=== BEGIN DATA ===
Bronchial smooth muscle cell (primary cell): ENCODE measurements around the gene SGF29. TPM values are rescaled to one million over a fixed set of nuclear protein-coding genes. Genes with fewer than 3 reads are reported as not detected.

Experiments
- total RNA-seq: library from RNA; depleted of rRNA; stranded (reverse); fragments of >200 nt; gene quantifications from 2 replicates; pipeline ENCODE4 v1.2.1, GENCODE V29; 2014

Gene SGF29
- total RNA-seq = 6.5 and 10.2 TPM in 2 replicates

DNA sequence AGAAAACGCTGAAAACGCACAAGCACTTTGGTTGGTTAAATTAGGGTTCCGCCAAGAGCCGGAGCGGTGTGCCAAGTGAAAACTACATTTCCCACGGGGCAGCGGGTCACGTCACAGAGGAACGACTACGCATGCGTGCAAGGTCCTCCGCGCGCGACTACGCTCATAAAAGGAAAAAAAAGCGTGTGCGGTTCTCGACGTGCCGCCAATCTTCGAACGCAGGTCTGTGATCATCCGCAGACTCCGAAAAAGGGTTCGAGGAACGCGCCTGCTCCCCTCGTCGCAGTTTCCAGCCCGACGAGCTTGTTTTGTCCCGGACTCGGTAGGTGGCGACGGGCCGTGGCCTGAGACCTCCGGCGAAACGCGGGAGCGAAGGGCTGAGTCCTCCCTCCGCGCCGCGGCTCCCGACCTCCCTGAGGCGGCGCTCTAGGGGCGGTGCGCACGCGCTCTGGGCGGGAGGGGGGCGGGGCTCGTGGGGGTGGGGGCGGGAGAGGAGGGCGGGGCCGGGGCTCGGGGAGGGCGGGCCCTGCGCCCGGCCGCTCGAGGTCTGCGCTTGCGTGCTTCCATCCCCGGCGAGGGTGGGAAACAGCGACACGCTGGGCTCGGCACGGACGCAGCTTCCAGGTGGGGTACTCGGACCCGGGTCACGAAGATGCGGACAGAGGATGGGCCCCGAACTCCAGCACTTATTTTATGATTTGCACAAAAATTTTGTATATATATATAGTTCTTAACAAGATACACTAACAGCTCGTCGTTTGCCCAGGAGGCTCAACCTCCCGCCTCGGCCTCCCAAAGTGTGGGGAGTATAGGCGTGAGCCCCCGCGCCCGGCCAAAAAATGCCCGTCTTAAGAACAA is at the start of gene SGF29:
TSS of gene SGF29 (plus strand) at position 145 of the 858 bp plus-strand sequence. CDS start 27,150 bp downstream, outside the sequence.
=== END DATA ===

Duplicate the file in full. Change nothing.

Bronchial smooth muscle cell (primary cell): ENCODE measurements around the gene SGF29. TPM values are rescaled to one million over a fixed set of nuclear protein-coding genes. Genes with fewer than 3 reads are reported as not detected.

Experiments
- total RNA-seq: library from RNA; depleted of rRNA; stranded (reverse); fragments of >200 nt; gene quantifications from 2 replicates; pipeline ENCODE4 v1.2.1, GENCODE V29; 2014

Gene SGF29
- total RNA-seq = 6.5 and 10.2 TPM in 2 replicates

DNA sequence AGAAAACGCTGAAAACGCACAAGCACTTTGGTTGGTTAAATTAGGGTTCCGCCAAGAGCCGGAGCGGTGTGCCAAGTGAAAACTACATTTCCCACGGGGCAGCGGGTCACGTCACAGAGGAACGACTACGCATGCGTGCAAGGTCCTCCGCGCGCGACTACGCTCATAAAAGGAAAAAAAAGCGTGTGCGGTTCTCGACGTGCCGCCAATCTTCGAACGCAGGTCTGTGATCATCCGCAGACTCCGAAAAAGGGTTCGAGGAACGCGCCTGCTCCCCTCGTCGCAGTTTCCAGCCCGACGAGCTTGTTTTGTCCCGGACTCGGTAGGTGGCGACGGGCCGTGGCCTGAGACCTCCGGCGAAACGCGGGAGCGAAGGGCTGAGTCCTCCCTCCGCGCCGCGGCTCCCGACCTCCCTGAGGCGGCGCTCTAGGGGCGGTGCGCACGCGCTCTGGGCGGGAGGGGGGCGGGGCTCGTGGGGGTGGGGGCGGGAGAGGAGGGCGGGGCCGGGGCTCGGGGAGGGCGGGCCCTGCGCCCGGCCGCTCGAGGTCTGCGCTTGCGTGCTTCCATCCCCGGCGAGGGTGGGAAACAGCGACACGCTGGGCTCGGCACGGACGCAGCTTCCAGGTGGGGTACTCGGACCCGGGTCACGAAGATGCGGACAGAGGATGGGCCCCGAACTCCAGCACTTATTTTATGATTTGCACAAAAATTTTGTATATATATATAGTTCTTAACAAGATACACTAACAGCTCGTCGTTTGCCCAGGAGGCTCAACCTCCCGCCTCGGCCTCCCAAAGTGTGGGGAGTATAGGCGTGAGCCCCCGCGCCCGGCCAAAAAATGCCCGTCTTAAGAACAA is at the start of gene SGF29:
TSS of gene SGF29 (plus strand) at position 145 of the 858 bp plus-strand sequence. CDS start 27,150 bp downstream, outside the sequence.